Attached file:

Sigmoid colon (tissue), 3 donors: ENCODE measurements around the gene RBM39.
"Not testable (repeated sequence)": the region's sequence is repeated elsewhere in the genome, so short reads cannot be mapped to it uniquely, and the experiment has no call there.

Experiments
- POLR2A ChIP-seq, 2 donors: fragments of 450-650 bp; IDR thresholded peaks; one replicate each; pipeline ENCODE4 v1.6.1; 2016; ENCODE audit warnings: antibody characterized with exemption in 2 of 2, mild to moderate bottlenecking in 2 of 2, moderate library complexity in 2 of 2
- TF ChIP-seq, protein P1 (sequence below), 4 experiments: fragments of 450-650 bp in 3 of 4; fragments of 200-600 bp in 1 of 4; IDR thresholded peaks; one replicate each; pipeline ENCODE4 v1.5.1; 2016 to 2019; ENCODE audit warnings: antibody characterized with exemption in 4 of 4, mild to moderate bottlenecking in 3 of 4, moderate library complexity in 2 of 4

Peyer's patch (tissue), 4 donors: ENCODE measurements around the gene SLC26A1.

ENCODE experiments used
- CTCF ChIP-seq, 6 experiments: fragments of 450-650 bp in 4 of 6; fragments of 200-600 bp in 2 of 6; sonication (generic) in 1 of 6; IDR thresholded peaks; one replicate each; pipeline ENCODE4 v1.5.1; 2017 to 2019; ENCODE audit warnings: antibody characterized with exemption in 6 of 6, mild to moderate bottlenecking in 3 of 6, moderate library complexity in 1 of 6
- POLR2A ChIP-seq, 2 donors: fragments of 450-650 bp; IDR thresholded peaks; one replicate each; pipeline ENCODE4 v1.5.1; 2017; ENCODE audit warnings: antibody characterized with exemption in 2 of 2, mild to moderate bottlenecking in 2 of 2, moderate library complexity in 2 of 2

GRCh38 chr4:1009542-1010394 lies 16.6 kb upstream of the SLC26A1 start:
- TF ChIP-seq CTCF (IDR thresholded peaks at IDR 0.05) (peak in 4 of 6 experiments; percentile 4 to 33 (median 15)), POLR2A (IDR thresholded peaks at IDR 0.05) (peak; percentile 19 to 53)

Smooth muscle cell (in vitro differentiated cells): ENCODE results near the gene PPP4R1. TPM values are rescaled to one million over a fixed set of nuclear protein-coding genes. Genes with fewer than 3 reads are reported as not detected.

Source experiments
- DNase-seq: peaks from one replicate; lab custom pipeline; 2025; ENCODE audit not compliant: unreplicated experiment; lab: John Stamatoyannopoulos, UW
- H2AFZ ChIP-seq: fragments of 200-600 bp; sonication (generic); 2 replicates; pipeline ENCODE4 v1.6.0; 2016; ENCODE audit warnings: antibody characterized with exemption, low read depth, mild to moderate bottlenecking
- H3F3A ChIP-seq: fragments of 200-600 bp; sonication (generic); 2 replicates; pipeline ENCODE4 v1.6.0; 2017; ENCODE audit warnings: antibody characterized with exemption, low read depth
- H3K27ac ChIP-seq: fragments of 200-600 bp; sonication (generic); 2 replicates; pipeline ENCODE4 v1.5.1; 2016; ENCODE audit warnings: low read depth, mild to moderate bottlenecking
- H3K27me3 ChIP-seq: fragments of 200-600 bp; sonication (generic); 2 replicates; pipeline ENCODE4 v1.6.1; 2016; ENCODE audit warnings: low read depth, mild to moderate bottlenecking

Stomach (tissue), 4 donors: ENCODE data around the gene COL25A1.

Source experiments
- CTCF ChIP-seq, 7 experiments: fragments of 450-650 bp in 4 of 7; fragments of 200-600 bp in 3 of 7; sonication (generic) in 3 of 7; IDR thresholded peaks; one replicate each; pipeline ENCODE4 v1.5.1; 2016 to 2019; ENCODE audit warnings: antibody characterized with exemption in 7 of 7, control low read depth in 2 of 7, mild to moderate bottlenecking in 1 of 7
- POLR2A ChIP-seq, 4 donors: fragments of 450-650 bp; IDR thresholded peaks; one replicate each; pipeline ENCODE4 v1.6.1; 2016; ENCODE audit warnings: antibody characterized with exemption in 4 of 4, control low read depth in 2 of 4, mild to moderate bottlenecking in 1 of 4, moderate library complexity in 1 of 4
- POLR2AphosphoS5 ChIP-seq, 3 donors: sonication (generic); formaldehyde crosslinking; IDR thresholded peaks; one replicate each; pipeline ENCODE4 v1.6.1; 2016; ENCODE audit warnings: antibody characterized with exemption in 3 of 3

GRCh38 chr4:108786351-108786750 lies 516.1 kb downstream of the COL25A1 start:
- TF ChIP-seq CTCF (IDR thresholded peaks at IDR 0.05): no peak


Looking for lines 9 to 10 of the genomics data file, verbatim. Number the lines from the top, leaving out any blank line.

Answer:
- POLR2A ChIP-seq, 2 donors: fragments of 450-650 bp; IDR thresholded peaks; one replicate each; pipeline ENCODE4 v1.5.1; 2017; ENCODE audit warnings: antibody characterized with exemption in 2 of 2, mild to moderate bottlenecking in 2 of 2, moderate library complexity in 2 of 2

GRCh38 chr4:1009542-1010394 lies 16.6 kb upstream of the SLC26A1 start: